On April 13, 2020, the Occupational Safety and Health Administration (OSHA) issued an Interim Enforcement Response Plan for Coronavirus Disease 2019 (COVID-19). This provides a blueprint for OSHA inspectors to follow when conducting an inspection during the pandemic. I believe that this is the new normal and will continue this way inevitably.
What to Expect
For an inspection, compliance safety and health officers (CSHOs) are expected to wear appropriate personal protective equipment (PPE), which includes, at a minimum, “goggles, disposable gloves, and disposable gowns or coveralls of appropriate size,” and “a fit-tested half-mask elastomeric respirator with at least an N95 filter.” CSHOs must also adhere to “any facility-imposed PPE requirements” during the inspection. The employer does not have to provide this PPE to the inspector.
Inspectors will conduct an opening conference in a designated, uncontaminated administrative area, or by telephone, if necessary. “As appropriate to the setting,” OSHA notes, “CSHOs should ask to speak to the infection control director, safety director, and/or the health professional responsible for occupational health hazard control.” Private interviews with affected employees should be conducted in uncontaminated areas or, ideally, over the telephone. At all times during an on-site inspection, “CSHOs should practice social distancing (such as maintaining at least 6 feet of distance), if possible, while conducting interviews with employees.”
Inspectors will ask to review the following:
- Respiratory protection programs;
- “Written pandemic plans” as recommended by the Centers for Disease Control and Prevention (CDC);
- Lab procedures for handling testing specimens;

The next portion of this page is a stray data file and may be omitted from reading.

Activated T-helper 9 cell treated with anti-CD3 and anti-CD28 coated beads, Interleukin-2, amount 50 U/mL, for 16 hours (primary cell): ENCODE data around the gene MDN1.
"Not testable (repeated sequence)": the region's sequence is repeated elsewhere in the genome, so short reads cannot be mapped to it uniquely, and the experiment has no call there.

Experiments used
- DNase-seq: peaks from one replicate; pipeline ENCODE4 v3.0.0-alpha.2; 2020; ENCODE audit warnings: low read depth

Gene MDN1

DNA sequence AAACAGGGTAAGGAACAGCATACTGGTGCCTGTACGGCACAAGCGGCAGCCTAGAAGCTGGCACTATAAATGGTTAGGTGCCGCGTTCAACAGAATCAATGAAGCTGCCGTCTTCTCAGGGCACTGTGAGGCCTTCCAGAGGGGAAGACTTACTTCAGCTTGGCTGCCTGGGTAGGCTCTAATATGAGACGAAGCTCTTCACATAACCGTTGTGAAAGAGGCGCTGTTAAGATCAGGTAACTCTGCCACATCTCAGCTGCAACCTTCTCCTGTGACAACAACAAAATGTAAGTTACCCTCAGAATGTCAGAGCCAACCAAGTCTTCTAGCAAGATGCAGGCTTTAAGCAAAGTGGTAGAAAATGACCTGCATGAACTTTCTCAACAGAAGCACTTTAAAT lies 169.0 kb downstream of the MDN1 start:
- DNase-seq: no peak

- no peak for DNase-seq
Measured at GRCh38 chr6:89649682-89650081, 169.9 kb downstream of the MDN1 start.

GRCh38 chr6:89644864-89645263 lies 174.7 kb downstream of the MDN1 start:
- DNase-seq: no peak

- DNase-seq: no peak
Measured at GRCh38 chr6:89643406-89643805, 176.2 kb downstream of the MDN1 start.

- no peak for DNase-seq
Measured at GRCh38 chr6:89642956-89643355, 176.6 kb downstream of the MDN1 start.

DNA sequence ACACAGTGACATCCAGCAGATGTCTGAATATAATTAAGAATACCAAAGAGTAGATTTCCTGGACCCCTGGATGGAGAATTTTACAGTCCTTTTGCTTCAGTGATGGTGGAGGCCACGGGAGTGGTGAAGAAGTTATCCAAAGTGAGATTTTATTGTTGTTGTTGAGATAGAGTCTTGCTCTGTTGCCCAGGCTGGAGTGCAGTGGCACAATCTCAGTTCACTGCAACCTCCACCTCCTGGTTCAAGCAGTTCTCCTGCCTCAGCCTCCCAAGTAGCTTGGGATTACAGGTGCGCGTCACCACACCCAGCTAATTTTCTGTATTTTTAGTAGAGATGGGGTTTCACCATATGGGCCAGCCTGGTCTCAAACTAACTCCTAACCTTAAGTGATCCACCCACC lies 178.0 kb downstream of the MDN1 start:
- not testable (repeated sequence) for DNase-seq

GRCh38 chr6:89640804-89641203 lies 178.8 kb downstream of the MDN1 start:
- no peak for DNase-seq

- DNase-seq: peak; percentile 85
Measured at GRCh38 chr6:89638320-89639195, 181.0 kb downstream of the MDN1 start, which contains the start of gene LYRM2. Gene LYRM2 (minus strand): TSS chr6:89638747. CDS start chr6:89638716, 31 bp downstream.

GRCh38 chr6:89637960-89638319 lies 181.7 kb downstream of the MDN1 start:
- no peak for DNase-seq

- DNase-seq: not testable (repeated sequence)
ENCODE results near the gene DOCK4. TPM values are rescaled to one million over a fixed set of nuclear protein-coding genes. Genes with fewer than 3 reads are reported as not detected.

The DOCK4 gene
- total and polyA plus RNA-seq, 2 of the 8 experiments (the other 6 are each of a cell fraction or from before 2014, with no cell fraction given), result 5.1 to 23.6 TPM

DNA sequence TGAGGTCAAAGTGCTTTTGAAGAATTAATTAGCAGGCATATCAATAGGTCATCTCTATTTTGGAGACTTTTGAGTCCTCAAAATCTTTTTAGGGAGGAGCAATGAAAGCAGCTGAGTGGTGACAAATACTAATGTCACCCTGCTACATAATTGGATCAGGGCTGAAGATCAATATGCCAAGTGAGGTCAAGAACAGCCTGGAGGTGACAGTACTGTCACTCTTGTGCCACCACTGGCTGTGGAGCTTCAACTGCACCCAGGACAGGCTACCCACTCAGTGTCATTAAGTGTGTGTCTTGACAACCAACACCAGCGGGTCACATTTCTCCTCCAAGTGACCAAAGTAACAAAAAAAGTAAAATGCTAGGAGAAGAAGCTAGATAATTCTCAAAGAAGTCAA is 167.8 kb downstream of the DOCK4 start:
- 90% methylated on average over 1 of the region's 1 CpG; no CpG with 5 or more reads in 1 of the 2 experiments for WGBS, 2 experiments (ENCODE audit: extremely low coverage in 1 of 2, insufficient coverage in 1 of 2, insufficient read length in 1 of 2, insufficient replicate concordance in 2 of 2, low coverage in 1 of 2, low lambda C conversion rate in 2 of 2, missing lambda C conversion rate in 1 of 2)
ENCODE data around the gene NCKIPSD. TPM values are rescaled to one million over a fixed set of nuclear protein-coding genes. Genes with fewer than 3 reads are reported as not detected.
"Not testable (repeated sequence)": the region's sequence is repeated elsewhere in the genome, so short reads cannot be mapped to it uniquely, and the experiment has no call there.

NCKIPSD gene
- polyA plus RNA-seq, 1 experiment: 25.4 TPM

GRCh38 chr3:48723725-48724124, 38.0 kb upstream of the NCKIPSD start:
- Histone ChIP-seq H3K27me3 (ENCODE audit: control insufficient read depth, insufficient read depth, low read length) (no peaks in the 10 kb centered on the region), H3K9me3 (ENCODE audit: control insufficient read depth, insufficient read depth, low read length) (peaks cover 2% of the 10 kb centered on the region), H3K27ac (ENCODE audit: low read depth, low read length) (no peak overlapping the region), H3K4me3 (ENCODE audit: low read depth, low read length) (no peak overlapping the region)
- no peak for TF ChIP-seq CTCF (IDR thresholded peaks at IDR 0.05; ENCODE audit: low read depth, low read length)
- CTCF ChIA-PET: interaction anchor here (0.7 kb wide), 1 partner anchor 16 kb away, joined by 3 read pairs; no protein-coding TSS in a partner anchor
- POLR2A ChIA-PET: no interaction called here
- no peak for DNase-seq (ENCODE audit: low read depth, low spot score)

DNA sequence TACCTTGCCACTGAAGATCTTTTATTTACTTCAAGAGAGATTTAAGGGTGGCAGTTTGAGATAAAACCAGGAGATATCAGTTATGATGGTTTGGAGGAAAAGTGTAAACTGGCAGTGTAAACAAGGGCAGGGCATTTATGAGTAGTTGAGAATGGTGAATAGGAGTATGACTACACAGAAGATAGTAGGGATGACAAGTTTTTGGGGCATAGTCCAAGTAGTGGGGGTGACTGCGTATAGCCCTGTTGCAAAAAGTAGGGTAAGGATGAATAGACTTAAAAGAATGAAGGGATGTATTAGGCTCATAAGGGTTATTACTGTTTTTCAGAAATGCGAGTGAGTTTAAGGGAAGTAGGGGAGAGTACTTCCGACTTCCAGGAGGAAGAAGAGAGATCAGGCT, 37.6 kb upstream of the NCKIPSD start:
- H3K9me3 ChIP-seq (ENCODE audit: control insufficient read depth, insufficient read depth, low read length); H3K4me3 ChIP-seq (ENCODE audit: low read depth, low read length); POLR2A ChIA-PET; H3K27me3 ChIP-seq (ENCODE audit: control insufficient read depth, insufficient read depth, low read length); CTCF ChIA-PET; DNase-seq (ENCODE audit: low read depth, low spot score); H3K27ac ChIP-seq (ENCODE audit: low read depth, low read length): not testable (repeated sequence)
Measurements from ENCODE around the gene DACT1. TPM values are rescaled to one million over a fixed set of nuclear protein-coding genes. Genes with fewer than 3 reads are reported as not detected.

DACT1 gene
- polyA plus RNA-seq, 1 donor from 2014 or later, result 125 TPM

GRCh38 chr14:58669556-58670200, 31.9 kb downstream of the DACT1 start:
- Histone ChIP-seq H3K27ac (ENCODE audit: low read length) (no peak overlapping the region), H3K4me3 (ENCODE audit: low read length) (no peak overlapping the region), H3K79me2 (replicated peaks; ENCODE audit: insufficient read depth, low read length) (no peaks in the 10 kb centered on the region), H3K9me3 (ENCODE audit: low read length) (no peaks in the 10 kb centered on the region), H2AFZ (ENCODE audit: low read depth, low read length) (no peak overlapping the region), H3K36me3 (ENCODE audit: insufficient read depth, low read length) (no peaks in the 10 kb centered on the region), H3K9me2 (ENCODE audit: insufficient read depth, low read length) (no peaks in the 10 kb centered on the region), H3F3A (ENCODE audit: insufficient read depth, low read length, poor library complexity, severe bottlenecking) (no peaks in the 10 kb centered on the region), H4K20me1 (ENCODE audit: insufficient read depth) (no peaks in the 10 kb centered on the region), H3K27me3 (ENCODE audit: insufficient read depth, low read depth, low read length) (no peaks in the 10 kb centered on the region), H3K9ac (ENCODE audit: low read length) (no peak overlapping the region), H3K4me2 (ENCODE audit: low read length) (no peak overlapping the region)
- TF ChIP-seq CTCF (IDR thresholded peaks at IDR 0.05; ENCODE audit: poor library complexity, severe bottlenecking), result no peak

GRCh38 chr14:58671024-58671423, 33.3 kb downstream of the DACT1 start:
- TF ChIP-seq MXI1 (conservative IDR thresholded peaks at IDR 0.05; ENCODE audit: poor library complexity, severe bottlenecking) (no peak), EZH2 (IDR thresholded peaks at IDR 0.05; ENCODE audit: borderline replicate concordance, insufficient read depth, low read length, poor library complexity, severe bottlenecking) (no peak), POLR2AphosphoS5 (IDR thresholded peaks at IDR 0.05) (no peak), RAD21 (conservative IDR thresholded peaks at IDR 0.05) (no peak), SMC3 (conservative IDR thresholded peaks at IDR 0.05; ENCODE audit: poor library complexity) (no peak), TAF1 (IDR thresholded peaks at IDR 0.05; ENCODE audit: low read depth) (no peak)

- Medical records related to worker exposure incident(s);
- OSHA recordkeeping logs;
- “Documentation of provisions made by the employer to obtain and provide appropriate and adequate supplies of PPE”; and
- Training records “related to COVID-19 exposure prevention or in preparation for a pandemic.”
The reference to “written pandemic plans” cites to a CDC Comprehensive Hospital Preparedness Checklist for COVID-19.
The following standards may be cited if they find you to be in violation.
- Section 5(a)(1), General Duty Clause of the Occupational Safety and Health Act (OSH Act).
- 29 C.F.R. § 1904, Recording and Reporting Occupational Injuries and Illness;
- 29 C.F.R. § 1910.132, General Requirements – Personal Protective Equipment;
- 29 C.F.R. § 1910.133, Eye and Face Protection;
- 29 C.F.R. § 1910.134, Respiratory Protection;
- 29 C.F.R. § 1910.141, Sanitation;
- 29 C.F.R. § 1910.145, Specification for Accident Prevention Signs and Tags;
- 29 C.F.R. § 1910.1020, Access to Employee Exposure and Medical Records; and
Drop us a line is you need any assistance in the process. If you need help before the inspection, such as, Written exposure control plans, respiratory protection training and fit-testing, etc. Or if you need help after they come by, give us a call